Saturday, May 31, 2008

'Rescuing God from Extremism:': First Orthodox Jewish Center to Dialogue with Christians Opens in Israel

'Rescuing God from Extremism:': First Orthodox Jewish Center to Dialogue with Christians Opens in Israel

EFRAT, Israel, May 28 /Christian Newswire/ -- For the first time in the history of Jewish-Christian relations, an Orthodox Jewish institution has opened its doors to theological dialogue and fellowship with Christians. The Center for Jewish-Christian Understanding & Cooperation (CJCUC) is located in Efrat, Israel, and its mission is rooted in Isaiah 1:18: "Come, let us reason together." It will open officially on June 1. "We are certain that through these dialogues we will find more that unites us than divides us," said the Center's founder, Chief Rabbi of Efrat, Shlomo Riskin. CJCUC is currently building a facility for 36 lodging rooms, classrooms and a conference center for 350 people.

When asked why now, Rabbi Riskin responded, "A sea change has occurred since the Shoah (Holocaust). Most churches now teach that G-d remains faithful to His covenant with the Jewish people, and that the Biblical promise is continually being reaffirmed by the Jewish return to its homeland in Zion." CJCUC will highlight the theological and historical significance of the Land of Israel and how the core Judeo-Christian values of sanctity of human life, peace and human dignity can impact 21st century culture and conflict.

CJCUC is already hosting Christian groups for all-day seminars, which include tours of biblical sites such as nearby Jerusalem, the Path of the Patriarchs and the Herodian wells. Among the subjects that the seminar series includes are Jewish-Christian Relations; the Theology of Biblical Holidays; Covenant & Mission; The Ten Commandments; Satan, Evil & Free Will; Judaism and the Ministry of Jesus; and Human Life Created in the Image of God. Beginning in the 2008-2009 academic year, CJCUC center will also run educational seminars for students and faculty of Catholic and Protestant seminaries in the United States, Canada and Europe. It has appointed North American and European directors to coordinate relations with religious leaders on these continents.

Rabbi Riskin insists that the theology of incarnation separates Christianity from Judaism, but "this should not take away the need to build upon what we have in common." He will ensure that the dialogue is dedicated to mutual respect for each other's theological convictions while rejecting any compromise of religious belief out of deference to the other. The dialogue will also be free of any attempts at conversion.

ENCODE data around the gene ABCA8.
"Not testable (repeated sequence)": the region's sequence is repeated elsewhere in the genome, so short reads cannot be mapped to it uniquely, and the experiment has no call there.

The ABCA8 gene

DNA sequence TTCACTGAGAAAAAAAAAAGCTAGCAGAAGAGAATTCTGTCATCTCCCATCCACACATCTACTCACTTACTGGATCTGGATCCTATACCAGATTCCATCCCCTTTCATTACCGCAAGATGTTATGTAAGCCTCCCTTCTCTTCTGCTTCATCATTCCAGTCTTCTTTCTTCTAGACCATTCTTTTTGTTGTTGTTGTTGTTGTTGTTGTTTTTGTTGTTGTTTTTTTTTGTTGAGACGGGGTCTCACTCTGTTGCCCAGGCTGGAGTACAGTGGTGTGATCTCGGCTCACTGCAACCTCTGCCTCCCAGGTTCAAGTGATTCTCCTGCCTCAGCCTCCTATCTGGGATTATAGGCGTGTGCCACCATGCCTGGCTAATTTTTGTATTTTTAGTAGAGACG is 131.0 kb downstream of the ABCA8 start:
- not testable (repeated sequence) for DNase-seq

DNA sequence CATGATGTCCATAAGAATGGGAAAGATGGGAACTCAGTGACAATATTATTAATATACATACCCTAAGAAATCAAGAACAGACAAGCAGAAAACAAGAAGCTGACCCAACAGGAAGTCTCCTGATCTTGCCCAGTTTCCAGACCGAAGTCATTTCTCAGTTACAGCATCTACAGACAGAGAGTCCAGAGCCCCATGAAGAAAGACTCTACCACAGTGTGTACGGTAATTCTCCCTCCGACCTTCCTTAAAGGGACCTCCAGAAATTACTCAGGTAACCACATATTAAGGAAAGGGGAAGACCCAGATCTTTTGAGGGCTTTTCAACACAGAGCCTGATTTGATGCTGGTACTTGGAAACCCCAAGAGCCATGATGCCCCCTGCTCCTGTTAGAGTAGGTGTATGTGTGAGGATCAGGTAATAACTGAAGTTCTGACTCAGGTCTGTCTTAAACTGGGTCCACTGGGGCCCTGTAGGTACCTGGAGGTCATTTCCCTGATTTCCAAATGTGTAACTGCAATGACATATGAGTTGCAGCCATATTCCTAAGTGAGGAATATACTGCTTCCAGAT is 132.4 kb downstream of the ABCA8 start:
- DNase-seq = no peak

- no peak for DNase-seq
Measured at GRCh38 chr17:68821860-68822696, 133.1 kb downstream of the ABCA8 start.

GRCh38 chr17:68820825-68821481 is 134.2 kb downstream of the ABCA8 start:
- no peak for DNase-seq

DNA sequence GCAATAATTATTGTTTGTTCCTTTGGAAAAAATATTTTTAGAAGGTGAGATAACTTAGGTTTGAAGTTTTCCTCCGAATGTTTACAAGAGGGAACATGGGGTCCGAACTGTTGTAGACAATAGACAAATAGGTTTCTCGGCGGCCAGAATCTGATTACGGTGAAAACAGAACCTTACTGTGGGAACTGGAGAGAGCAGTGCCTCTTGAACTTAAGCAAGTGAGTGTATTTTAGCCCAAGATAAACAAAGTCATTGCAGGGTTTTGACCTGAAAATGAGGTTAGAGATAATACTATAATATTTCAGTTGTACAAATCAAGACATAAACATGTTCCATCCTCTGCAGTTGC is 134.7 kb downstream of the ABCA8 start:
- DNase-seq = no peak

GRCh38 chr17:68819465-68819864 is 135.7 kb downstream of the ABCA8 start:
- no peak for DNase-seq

CJCUC is creating a theological think tank of international scholars and theologians whose tasks will be to clarify areas of Jewish and Christian theological agreement and disagreement, as well as identify areas of fruitful cooperation. According to the Rabbi, "Their research will break new ground to realize the Center's goal of making religion an instrument of peace for Israel and all countries of the world." The topics will focus on past and present Jewish-Christian Relations, Covenant, Salvation, Biblical Hermeneutics, Religion and Violence, Ethical Monotheism and Messianism.

"We are in a clash of civilizations," says Rabbi Riskin. "While faith requires that we wait for the divine answers, we dare not leave all to God." He added that a partnership between Jews and Christians is needed to begin a healing process in order to become God's agents to spread the message of a God of love and peace to the world. "Both Judaism and Christianity have profound messages for the world and each must speak to humanity and to each other. Sober religion, famous for its love of the familiar, may well be tempted to say, 'It's all too hard,' and to retreat into a shell. But there is the danger: Our shell may become a death knell," declares the Rabbi. "We must rescue God from extremism."

FOR MORE INFORMATION, contact CJCUC's media department at 201 282 8082, its website at or email at

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